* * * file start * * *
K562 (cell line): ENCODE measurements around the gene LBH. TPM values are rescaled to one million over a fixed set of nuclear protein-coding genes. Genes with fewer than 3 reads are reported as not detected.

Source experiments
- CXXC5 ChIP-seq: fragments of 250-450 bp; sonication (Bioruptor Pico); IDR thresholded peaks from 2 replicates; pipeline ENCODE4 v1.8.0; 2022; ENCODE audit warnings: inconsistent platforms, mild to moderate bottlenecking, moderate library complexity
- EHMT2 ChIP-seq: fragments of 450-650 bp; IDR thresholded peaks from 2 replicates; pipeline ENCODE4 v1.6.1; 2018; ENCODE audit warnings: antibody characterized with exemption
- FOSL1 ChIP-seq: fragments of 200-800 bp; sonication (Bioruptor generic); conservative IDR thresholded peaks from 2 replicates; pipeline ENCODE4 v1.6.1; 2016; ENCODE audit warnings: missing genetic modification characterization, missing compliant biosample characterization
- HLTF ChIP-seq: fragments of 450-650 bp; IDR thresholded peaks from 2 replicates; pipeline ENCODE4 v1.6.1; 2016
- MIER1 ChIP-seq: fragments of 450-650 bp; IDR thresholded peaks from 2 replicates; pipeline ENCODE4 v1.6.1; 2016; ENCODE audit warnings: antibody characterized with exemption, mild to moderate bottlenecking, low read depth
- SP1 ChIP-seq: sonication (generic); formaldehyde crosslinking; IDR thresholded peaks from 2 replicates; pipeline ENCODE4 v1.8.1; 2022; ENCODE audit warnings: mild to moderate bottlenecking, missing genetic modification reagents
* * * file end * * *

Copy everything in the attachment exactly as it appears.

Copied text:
K562 (cell line): ENCODE measurements around the gene LBH. TPM values are rescaled to one million over a fixed set of nuclear protein-coding genes. Genes with fewer than 3 reads are reported as not detected.

Source experiments
- CXXC5 ChIP-seq: fragments of 250-450 bp; sonication (Bioruptor Pico); IDR thresholded peaks from 2 replicates; pipeline ENCODE4 v1.8.0; 2022; ENCODE audit warnings: inconsistent platforms, mild to moderate bottlenecking, moderate library complexity
- EHMT2 ChIP-seq: fragments of 450-650 bp; IDR thresholded peaks from 2 replicates; pipeline ENCODE4 v1.6.1; 2018; ENCODE audit warnings: antibody characterized with exemption
- FOSL1 ChIP-seq: fragments of 200-800 bp; sonication (Bioruptor generic); conservative IDR thresholded peaks from 2 replicates; pipeline ENCODE4 v1.6.1; 2016; ENCODE audit warnings: missing genetic modification characterization, missing compliant biosample characterization
- HLTF ChIP-seq: fragments of 450-650 bp; IDR thresholded peaks from 2 replicates; pipeline ENCODE4 v1.6.1; 2016
- MIER1 ChIP-seq: fragments of 450-650 bp; IDR thresholded peaks from 2 replicates; pipeline ENCODE4 v1.6.1; 2016; ENCODE audit warnings: antibody characterized with exemption, mild to moderate bottlenecking, low read depth
- SP1 ChIP-seq: sonication (generic); formaldehyde crosslinking; IDR thresholded peaks from 2 replicates; pipeline ENCODE4 v1.8.1; 2022; ENCODE audit warnings: mild to moderate bottlenecking, missing genetic modification reagents